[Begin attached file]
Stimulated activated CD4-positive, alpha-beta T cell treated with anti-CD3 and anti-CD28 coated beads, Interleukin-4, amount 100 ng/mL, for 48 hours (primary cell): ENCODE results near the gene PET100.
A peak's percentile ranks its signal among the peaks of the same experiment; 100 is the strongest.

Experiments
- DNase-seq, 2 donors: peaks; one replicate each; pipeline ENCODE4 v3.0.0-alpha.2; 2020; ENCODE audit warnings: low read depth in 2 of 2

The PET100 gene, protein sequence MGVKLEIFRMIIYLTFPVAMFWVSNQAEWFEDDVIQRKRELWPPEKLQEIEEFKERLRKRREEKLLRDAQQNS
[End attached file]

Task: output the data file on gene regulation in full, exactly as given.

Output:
Stimulated activated CD4-positive, alpha-beta T cell treated with anti-CD3 and anti-CD28 coated beads, Interleukin-4, amount 100 ng/mL, for 48 hours (primary cell): ENCODE results near the gene PET100.
A peak's percentile ranks its signal among the peaks of the same experiment; 100 is the strongest.

Experiments
- DNase-seq, 2 donors: peaks; one replicate each; pipeline ENCODE4 v3.0.0-alpha.2; 2020; ENCODE audit warnings: low read depth in 2 of 2

The PET100 gene, protein sequence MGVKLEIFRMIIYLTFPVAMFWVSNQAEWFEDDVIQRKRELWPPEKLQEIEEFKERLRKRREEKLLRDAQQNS